Fear and Courage
This past Mercury retrograde has been a doozy for me. This past month has been harsh energetically, really. I’ve been riding these waves of energy and diving even deeper into myself, practicing radical self-acceptance and getting to know my inner child more.
But, with all the new revelations I’ve been discovering about myself and the amount of stuff I’m letting go of seems to have triggered a cascade of things to appear in my life that invokes deep-rooted fears.
Not only have my personal fears ignited but it seems to be reflected back to me as I see it all around in the collective as society goes into a state of panic and fear right now.
And I have no choice but to face them. I mean, I can avoid them all I want to but it will not do me any good. And the point of this journey is to be able to use what we’ve learned; to put into practice the tools we’ve discovered to help live our lives in harmony and balance.
Fear plays a huge role in my life. It’s my default mode for some reason. With having a pretty bad anxiety disorder — social anxiety, and numerous phobias — I tend to live in a perpetual state of fear. I’m happy to report that I’m in a much better place than I used to be but fear still plays a significant role in my actions and choices.
Some of the things that invoke fear in me are not real, at least not right now. Such as, I’m very afraid of becoming an elder and ending up alone with no support. Of being put in a home and forgotten. I’m beyond terrified of living past the loss of life of someone I deeply love and care for. I will do anything to not experience that. I’m afraid of being forgotten. Tossed aside. Left unwanted and unloved. And the extreme… being kidnapped, tortured, or in a painful situation that I cannot escape from.
Seeing this all written out I can see that – I’m afraid of pain.
And then there are the day to day things that terrify me. I’m deathly afraid of spiders. One little spider will send me into orbit! I’m terrified of dental work. To the point that I avoid the dentist at all costs and it’s one of the things I now must face and get taken care of because I let my fear stand in the way of my health. I fear leaving the house to do the things I love because I feel I can’t handle any situation that may occur. I’m scared of being in large crowds by myself. I’m afraid of being abandoned by the ones I love. Of being in pain. Especially, emotional pain. And the tiniest thing that happens to my kids will have me breathing in a paper bag.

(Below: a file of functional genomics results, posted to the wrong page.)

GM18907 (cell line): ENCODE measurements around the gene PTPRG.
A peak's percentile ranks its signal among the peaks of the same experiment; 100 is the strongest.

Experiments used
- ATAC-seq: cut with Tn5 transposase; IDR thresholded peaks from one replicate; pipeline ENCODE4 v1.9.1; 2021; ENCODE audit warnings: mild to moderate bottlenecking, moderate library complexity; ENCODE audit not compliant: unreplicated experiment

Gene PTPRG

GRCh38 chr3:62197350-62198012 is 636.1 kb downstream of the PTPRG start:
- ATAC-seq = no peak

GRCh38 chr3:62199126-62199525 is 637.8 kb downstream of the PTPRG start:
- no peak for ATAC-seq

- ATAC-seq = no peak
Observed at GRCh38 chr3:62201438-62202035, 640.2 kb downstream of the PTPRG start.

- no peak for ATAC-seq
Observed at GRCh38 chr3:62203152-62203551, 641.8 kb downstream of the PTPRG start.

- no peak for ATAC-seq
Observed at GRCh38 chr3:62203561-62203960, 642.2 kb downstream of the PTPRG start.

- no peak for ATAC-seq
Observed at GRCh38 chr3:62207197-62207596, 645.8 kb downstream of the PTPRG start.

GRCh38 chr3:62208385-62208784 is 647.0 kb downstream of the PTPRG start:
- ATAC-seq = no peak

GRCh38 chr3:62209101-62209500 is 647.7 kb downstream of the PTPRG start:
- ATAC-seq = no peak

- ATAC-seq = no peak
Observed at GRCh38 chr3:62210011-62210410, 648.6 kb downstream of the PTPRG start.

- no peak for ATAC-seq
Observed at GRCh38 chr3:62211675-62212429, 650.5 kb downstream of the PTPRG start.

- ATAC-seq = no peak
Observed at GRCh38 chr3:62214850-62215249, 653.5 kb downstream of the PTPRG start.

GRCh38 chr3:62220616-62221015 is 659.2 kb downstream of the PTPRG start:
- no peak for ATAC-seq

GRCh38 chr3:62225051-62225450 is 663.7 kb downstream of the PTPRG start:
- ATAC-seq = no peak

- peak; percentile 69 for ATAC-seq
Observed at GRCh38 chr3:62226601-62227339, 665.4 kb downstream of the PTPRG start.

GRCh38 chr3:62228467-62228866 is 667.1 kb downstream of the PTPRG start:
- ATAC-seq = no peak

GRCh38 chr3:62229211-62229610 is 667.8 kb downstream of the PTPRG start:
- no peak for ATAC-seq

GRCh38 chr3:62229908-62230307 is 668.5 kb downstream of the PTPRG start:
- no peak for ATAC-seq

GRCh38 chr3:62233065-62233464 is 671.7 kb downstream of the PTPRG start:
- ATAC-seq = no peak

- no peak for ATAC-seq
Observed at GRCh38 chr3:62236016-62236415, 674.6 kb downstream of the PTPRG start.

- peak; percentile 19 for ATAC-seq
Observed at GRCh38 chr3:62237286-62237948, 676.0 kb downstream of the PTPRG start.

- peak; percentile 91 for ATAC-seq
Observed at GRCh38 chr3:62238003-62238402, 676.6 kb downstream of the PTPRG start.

At the same time, I’m beyond courageous when it comes to helping those I love, especially my children. I will fight tooth and nail for them. I grew up in a home where I was not fought for. My father was supposed to protect me and keep me safe but he allowed his wife to hurt me as much as she wanted just so he could keep his own happiness. That created rage within me. I was enraged that he wouldn’t help me, stop it, protect me, care… love me. I swore I would never let that happen to my kids. I’m especially courageous during a crisis. For some reason, I think more clearly during intense stress and extreme fear that’s not situational to me. If there is an injustice happening, I will stand up for the rights of another without fear.
That’s one of the reasons I love my anger and rage. When anger is present, fear is not. My anger aids me in protecting my loved ones. In setting boundaries. With saying no without guilt. For putting my foot down. For standing up for myself. Because I have so much fear, anger is particularly useful for me. Anger and fear cannot live in the same space. My anger helps me to better care for myself and others. My anger is passion and that passion trumps fear.
With all this fear bubbling up to the surface and the many different fearful situations occurring all at one time right now, I’m trying my best to remain calm. To use what I know about myself to get through it. I know that these fears stem from early childhood. That they are belief systems put into place by my subconsciousness to keep me safe. That I’m human and it’s okay to be fearful. Fear is an opportunity to be brave.